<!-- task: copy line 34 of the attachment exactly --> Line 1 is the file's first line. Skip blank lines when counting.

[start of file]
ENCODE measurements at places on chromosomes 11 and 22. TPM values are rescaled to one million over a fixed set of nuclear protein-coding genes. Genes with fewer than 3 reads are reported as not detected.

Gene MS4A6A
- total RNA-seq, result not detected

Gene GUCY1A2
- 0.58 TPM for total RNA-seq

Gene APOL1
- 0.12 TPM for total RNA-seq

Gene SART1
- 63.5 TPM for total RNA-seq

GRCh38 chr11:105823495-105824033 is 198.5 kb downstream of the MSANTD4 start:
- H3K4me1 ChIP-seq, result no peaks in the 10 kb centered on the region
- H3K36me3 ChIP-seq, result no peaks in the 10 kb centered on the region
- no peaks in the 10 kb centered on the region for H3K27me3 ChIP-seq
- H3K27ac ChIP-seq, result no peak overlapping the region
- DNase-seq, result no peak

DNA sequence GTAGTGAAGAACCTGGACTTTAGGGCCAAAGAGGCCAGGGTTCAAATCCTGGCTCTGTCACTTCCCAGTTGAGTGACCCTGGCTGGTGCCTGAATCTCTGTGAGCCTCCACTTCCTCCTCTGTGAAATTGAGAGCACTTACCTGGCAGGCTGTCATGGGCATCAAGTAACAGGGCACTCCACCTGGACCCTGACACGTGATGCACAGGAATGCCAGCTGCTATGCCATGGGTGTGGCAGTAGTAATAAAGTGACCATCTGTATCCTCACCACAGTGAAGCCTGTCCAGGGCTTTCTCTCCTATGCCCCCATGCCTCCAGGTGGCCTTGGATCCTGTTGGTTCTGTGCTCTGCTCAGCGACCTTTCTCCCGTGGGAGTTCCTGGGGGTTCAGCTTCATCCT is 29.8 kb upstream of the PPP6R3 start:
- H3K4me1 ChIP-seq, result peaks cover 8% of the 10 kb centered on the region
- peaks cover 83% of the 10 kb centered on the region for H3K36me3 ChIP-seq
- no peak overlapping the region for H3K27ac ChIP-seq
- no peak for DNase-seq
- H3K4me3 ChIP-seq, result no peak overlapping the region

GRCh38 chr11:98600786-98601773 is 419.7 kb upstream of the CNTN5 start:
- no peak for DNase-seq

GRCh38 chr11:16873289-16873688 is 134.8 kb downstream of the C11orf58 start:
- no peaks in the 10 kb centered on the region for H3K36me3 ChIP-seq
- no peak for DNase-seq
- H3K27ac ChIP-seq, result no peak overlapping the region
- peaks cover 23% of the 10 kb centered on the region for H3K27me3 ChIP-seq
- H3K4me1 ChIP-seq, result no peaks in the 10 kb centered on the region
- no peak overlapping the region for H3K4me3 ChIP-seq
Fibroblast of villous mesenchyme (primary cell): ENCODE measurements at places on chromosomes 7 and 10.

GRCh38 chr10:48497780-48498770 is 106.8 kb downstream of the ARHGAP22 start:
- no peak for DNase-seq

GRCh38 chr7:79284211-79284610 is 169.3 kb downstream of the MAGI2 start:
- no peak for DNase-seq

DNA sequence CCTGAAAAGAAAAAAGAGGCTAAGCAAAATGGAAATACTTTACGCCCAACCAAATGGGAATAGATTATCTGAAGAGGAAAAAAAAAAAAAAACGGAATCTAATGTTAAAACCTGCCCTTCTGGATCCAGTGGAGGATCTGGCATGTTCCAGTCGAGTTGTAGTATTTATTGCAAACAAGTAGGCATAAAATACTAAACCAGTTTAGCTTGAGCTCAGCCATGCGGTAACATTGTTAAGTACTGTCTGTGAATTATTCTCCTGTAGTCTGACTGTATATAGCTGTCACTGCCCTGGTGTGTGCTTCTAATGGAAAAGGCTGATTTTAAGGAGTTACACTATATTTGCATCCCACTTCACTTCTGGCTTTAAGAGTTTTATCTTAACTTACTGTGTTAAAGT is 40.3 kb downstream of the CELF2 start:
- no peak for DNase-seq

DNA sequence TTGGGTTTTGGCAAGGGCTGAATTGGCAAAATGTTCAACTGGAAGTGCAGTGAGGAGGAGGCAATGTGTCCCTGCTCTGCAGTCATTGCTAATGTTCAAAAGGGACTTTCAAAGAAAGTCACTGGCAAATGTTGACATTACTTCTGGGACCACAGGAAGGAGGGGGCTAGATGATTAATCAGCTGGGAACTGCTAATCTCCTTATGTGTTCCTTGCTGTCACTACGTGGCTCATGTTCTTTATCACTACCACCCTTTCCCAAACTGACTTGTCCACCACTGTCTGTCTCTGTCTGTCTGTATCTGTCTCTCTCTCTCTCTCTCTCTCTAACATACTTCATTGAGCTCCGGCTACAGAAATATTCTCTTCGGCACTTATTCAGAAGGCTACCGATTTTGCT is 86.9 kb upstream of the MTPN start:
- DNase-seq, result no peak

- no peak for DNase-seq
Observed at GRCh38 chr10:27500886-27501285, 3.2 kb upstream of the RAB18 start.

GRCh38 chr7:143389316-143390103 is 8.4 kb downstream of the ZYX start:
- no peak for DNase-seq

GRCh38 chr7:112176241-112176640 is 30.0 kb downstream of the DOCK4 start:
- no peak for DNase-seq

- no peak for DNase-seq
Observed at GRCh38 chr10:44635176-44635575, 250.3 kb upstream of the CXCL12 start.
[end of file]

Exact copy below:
GRCh38 chr7:79284211-79284610 is 169.3 kb downstream of the MAGI2 start: